It is highly recommended that you use Amazon S3. The reasons are:

  • Various node-pre-gyp commands like publish and info only work with an S3 host.
  • S3 is a very solid hosting platform for distributing large files.
  • We provide detail documentation for using S3 hosting with node-pre-gyp.

Why then not require S3? Because while some applications using node-pre-gyp need to distribute binaries as large as 20-30 MB, others might have very small binaries and might wish to store them in a GitHub repo. This is not recommended, but if an author really wants to host in a non-S3 location then it should be possible.

It should also be mentioned that there is an optional and entirely separate npm module called node-pre-gyp-github which is intended to complement node-pre-gyp and be installed along with it. It provides the ability to store and publish your binaries within your repositories GitHub Releases if you would rather not use S3 directly. Installation and usage instructions can be found here, but the basic premise is that instead of using the node-pre-gyp publish command you would use node-pre-gyp-github publish.

The binary object other optional S3 properties

If you are not using a standard s3 path like bucket_name.s3(.-), you might get an error on publish because node-pre-gyp extracts the region and bucket from the host url. For example, you may have an on-premises s3-compatible storage server, or may have configured a specific dns redirecting to an s3 endpoint. In these cases, you can explicitly set the region and bucket properties to tell node-pre-gyp to use these values instead of guessing from the host property. The following values can be used in the binary section:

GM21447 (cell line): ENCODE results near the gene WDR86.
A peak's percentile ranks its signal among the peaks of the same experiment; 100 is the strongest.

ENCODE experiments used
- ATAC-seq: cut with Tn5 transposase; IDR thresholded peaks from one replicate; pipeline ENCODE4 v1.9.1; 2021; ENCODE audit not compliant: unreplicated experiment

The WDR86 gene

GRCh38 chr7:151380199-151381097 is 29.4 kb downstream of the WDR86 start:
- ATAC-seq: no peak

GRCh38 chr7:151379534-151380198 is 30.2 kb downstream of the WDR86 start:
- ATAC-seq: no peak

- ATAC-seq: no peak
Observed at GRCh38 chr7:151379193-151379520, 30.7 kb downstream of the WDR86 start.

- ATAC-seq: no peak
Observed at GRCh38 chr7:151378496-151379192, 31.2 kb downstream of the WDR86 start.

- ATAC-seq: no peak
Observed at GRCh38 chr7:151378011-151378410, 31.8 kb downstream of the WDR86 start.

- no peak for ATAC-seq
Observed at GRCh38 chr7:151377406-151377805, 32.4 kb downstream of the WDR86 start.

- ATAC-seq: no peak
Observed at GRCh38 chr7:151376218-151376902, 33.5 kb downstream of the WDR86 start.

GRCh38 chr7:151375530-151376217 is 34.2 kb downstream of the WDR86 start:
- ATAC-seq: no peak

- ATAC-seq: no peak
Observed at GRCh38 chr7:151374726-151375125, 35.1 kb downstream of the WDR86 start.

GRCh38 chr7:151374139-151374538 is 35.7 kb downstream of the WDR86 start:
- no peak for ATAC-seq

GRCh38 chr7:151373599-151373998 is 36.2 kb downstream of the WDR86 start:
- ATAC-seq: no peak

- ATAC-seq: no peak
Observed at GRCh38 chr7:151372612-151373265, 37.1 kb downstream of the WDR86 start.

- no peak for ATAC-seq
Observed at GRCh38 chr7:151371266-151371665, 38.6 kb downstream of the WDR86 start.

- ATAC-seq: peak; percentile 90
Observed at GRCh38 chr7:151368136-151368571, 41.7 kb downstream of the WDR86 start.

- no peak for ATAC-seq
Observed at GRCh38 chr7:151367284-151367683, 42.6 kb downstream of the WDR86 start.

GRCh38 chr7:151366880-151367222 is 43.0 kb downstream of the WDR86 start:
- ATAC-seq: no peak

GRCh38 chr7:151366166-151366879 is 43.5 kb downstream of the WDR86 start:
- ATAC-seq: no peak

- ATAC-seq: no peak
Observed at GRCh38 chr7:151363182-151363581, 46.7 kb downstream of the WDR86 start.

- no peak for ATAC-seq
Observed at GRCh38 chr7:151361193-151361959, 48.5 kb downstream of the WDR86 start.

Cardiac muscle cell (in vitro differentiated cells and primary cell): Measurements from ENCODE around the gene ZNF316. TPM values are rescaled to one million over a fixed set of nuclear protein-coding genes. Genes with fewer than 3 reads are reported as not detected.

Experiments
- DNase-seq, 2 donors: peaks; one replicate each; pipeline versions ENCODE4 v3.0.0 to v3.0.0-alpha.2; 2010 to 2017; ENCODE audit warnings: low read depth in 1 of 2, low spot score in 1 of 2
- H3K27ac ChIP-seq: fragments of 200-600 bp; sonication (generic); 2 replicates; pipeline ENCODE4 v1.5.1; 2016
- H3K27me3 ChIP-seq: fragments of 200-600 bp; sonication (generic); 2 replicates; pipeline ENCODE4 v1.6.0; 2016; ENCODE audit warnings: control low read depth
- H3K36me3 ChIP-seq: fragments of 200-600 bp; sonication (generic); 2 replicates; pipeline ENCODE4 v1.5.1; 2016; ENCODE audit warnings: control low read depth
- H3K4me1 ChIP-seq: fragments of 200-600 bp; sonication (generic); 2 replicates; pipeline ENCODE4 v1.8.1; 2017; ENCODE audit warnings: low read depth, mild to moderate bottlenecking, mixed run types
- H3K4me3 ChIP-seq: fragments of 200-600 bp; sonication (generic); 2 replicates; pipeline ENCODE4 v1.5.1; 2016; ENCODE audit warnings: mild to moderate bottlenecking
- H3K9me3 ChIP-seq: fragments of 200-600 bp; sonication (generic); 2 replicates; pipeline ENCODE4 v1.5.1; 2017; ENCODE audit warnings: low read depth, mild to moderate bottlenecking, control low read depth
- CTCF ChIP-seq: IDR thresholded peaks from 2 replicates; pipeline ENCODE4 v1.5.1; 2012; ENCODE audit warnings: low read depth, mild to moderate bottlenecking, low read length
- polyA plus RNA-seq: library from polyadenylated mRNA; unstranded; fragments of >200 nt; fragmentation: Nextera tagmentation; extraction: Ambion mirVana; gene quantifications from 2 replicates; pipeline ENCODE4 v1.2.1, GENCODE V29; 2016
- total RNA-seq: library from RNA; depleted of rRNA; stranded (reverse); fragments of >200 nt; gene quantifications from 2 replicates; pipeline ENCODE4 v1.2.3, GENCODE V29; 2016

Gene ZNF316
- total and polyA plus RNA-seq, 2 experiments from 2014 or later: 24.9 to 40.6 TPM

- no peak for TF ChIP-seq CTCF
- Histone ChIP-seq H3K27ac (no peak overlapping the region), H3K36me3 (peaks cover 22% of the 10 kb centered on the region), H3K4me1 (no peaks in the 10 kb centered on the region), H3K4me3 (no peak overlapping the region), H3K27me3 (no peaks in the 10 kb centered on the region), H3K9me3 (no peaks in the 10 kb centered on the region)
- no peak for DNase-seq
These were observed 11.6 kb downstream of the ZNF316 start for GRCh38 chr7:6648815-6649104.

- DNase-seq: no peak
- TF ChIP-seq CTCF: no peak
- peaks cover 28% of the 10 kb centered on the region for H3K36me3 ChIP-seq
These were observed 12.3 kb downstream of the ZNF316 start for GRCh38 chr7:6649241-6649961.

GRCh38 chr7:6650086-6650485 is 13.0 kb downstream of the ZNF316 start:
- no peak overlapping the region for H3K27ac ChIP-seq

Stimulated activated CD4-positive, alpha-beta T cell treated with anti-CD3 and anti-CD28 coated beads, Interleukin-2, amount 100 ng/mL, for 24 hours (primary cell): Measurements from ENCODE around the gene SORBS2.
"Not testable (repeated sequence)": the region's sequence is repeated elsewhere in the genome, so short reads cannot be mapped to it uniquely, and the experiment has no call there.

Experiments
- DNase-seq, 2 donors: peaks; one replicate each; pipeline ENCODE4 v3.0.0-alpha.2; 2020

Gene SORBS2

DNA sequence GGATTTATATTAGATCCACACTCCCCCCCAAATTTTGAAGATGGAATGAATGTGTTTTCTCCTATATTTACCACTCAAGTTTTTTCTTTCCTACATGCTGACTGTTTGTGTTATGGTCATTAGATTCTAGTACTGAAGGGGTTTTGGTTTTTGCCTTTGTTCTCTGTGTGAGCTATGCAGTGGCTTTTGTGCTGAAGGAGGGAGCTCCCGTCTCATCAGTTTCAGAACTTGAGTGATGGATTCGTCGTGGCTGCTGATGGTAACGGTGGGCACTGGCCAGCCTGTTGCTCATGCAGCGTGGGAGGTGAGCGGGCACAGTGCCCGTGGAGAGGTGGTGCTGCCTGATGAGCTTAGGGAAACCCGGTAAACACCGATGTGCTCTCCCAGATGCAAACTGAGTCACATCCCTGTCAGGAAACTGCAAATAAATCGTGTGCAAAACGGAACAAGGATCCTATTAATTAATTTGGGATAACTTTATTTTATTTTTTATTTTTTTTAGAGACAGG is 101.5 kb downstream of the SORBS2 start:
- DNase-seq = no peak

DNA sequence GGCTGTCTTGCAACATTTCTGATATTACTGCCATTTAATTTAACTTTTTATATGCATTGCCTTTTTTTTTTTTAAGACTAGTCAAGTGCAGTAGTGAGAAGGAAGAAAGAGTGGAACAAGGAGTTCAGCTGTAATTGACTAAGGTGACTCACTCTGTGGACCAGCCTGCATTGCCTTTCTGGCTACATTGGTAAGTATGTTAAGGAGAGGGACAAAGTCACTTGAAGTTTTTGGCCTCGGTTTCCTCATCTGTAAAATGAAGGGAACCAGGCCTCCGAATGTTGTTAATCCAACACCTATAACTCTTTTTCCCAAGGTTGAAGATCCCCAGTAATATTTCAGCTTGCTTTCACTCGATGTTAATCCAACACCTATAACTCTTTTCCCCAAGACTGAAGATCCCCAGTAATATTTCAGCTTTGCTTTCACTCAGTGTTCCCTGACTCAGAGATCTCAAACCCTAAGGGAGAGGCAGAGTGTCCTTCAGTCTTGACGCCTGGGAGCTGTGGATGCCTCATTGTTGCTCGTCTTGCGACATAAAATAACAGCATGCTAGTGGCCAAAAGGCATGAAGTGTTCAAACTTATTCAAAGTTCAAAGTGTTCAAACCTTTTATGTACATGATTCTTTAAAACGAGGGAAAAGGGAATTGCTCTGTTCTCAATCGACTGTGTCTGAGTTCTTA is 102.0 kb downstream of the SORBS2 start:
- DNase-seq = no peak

The url to the remote server root location (must be https not http).


The bucket name where your tarball binaries should be located.


Your S3 server region.


Set s3ForcePathStyle to true if the endpoint url should not be prefixed with the bucket name. If false (default), the server endpoint would be constructed as

The binary object has optional properties

It is recommended that you customize this property. This is an extra path to use for publishing and finding remote tarballs. The default value for remote_path is "" meaning that if you do not provide it then all packages will be published at the base of the host. It is recommended to provide a value like ./{name}/v{version} to help organize remote packages in the case that you choose to publish multiple node addons to the same host.

Note: This property supports variables based on Versioning.


It is not recommended to override this property unless you are also overriding the remote_path. This is the versioned name of the remote tarball containing the binary .node module and any supporting files you've placed inside the module_path directory. Unless you specify package_name in your package.json then it defaults to {module_name}-v{version}-{node_abi}-{platform}-{arch}.tar.gz which allows your binary to work across node versions, platforms, and architectures. If you are using remote_path that is also versioned by ./{module_name}/v{version} then you could remove these variables from the package_name and just use: {node_abi}-{platform}-{arch}.tar.gz. Then your remote tarball will be looked up at, for example,